Technology Aids Development of Drugs That Work Only in the Brain, Avoiding Side Effects in other Body Systems

Allan T. Gulledge, Ph.D. of Dartmouth Medical School
Allan T. Gulledge, Ph.D.

From The Quarterly, Fall 2011

The chemicals that act in the brain act in other parts of the body as well─in the heart, in the respiratory system, in muscles. Drugs that affect brain chemicals can therefore cause unwanted side effects in other body systems. Dr. Gulledge and his colleagues are working to isolate targets for the development of drugs that will work only in the brain, to help improve the cognitive malfunctions that occur with psychiatric diseases, which have yet to be adequately treated, and without the unwanted side effects of currently available psychoactive medications.

For the past few years, the laboratory has been working with the cholinergic system, the system governing the neurotransmitter acetylcholine. Neurotransmitters are the chemicals that carry messages from one nerve cell to another, binding to receptor molecules on receiving cells. Changes to acetylcholine activity change behaviors. Numerous studies have shown, for example, that smoking increases attention through nicotine activating receptors for acetylcholine.

A great diversity of receptors bind to acetylcholine. Recently, Dr. Gulledge and his team identified a subtype of so-called muscarinic receptors that are important in the cortex, the brain center critical to cognition. The human genome contains five types of muscarinic receptors, labeled M1, M2, M3, M4 and M5. The task the lab undertook was to learn which one or combination of these receptors was active in the cortex so as to be able to design a drug that interacted with those receptors only and not with muscarinic receptors in, for example, the digestive tract, where the drug might cause stomach problems.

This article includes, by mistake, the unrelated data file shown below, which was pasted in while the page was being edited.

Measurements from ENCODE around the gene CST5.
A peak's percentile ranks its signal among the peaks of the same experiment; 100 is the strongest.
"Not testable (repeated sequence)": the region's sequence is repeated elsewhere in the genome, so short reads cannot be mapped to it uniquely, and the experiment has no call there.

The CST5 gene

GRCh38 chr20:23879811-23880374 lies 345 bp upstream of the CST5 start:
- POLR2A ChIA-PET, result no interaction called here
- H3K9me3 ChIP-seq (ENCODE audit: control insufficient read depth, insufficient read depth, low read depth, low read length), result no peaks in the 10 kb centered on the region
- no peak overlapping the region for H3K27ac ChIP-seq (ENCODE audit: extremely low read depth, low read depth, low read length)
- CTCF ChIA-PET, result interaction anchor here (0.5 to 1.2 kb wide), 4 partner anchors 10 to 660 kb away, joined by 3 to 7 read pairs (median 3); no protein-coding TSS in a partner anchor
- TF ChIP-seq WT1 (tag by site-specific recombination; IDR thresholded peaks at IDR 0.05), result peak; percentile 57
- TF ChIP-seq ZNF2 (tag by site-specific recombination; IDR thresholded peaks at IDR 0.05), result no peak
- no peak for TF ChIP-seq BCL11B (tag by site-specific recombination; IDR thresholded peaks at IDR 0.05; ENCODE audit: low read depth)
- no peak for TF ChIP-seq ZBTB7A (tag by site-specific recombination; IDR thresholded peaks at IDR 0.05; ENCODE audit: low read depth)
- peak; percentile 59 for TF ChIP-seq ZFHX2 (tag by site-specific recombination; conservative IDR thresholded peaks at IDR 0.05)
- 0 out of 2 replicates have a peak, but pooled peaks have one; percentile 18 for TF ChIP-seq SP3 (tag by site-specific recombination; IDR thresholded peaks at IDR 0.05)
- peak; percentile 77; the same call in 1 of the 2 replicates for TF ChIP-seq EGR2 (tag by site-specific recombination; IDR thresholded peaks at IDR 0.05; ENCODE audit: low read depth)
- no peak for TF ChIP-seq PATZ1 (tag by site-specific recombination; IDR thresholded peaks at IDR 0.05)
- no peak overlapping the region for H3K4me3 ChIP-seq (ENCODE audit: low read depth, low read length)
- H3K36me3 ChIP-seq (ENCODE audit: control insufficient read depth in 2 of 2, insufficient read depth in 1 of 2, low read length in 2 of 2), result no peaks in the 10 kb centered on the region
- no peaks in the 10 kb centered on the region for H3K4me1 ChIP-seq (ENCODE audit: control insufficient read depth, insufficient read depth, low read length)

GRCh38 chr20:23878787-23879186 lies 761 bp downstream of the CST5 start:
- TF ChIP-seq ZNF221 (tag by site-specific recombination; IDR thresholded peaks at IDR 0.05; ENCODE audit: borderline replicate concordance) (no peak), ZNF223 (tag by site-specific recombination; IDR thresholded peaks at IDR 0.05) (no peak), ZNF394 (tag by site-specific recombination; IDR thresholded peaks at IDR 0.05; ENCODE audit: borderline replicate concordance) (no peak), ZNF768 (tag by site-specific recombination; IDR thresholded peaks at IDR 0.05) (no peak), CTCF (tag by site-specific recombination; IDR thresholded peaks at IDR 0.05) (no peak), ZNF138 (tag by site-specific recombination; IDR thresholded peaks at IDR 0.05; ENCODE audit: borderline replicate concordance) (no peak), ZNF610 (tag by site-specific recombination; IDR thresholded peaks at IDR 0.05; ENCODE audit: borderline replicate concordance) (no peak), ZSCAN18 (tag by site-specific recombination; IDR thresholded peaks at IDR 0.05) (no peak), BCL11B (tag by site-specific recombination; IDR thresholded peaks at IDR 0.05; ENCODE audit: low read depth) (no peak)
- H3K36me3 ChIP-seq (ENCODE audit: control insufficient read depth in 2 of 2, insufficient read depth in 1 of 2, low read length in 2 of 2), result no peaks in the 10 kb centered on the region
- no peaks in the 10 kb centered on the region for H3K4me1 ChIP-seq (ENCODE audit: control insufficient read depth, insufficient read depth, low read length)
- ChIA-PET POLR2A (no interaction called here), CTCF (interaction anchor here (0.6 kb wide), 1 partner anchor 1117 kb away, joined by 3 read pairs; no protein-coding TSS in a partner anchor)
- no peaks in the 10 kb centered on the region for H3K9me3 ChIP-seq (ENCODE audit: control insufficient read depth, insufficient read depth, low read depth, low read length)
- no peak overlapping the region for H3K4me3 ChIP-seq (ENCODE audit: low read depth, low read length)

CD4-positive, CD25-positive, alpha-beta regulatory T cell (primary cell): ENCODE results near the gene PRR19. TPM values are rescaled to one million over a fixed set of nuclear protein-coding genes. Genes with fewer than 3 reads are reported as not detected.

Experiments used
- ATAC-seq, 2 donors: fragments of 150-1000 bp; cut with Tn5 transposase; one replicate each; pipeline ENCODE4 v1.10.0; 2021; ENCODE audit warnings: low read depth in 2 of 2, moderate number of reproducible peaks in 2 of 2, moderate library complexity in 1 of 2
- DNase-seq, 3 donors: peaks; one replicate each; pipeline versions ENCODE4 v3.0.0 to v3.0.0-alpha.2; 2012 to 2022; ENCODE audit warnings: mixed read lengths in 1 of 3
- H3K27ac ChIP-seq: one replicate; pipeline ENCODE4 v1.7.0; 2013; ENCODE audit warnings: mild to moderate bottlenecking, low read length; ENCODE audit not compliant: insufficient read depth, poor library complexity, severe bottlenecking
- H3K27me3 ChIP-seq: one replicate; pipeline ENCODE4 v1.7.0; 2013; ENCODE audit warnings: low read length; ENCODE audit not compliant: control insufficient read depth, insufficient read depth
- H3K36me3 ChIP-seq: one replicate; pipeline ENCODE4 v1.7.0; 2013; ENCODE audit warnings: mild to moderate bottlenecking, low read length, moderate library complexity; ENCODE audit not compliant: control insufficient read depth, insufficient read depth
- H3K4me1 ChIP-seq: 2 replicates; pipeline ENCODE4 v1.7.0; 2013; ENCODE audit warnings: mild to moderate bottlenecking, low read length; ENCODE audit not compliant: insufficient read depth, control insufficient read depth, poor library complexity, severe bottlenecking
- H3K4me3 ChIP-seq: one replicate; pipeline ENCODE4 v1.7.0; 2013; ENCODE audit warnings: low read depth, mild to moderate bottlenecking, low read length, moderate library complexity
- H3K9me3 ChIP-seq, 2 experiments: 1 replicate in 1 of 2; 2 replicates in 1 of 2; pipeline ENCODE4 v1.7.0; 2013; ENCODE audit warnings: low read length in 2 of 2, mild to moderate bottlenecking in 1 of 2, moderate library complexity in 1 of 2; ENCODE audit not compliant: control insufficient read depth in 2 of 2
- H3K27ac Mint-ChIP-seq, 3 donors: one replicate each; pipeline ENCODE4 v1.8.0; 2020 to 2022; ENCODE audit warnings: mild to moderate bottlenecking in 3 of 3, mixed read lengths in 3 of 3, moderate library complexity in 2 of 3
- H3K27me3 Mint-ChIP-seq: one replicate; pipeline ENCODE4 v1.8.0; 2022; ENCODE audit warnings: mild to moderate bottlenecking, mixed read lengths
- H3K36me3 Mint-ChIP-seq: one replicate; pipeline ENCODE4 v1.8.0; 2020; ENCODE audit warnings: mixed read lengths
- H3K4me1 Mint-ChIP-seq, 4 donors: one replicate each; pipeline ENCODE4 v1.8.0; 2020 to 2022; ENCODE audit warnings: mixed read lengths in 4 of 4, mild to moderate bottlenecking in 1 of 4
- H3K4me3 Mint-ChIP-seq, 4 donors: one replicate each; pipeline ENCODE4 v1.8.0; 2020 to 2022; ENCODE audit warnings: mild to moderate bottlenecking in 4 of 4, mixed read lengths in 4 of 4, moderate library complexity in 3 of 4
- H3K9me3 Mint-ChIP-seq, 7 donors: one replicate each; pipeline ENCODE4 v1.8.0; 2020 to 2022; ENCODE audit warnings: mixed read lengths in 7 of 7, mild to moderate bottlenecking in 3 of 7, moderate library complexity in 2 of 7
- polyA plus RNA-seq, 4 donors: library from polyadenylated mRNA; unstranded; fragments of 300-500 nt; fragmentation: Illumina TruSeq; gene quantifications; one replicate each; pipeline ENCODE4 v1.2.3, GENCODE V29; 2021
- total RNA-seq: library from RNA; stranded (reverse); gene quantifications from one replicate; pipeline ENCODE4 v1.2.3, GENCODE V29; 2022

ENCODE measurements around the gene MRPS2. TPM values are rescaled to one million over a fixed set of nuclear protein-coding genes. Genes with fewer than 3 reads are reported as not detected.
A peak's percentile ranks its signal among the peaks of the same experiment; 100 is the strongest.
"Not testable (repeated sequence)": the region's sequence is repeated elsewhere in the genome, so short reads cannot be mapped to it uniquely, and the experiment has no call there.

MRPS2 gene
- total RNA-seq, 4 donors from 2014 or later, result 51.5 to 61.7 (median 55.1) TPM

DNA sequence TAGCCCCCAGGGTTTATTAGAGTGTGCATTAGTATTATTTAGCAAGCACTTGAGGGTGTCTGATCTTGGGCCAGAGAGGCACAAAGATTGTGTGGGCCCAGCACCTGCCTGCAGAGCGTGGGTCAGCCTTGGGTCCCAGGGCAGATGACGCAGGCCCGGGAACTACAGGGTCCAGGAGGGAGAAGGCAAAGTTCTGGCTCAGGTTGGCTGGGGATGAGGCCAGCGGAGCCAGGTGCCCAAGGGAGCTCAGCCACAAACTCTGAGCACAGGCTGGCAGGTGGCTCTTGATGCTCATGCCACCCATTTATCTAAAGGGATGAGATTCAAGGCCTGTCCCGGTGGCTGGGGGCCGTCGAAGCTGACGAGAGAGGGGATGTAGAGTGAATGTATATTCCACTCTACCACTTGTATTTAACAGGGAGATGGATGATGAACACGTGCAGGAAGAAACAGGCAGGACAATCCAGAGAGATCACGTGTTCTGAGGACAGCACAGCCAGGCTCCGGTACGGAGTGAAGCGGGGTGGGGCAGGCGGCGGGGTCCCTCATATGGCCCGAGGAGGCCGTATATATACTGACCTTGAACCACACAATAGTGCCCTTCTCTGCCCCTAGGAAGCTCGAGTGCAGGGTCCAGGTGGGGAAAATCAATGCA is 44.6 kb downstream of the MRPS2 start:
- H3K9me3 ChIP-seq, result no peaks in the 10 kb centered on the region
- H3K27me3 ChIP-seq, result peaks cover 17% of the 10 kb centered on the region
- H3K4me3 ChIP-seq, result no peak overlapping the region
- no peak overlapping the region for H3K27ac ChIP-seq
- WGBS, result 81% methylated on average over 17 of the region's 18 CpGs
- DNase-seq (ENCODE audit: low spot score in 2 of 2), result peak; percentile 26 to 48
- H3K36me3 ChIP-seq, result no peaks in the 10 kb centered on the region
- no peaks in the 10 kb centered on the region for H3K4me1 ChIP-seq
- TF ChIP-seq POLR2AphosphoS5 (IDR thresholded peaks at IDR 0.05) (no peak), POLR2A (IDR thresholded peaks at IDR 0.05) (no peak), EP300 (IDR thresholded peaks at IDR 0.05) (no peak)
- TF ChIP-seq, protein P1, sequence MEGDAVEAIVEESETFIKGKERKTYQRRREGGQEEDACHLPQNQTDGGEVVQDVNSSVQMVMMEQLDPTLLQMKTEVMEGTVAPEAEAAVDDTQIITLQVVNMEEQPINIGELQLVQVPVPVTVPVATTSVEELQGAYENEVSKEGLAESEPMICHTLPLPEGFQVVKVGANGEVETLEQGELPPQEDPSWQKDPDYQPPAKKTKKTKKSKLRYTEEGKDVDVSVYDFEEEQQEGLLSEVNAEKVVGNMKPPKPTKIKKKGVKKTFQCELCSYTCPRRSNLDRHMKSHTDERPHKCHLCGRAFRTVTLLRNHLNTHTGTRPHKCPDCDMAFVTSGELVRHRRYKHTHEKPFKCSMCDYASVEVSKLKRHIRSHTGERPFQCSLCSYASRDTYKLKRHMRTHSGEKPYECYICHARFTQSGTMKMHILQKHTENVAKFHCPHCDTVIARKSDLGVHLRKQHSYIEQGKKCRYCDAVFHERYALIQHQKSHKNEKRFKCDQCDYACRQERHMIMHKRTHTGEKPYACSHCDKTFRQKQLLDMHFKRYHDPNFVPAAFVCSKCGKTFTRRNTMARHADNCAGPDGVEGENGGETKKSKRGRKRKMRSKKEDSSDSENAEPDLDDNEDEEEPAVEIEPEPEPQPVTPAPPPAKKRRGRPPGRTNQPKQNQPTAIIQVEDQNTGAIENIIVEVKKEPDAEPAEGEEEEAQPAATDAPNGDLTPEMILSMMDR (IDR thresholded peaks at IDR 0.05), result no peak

A powerful genetic technology for posing such questions is the use of knockout mice, animals in which genes are inactivated─knocked out─and the resulting changes in their biology and behavior can pinpoint the gene’s function by its absence. The researchers engineered mice with inactivated genes for the muscarinic receptors─different mice for different receptors─to observe the effect on acetylcholine activity. Through this process, they were able to identify M1 as the key receptor for generating normal cholinergic responses in the cortex.

Current drugs interact with M1 but also with other muscarinic receptors in other parts of the body. The lab is now working to design a drug that hones in exclusively on M1 expressed by cells in the brain to help increase cognitive ability in people with schizophrenia and with other brain and behavior disorders in which the cholinergic system is affected.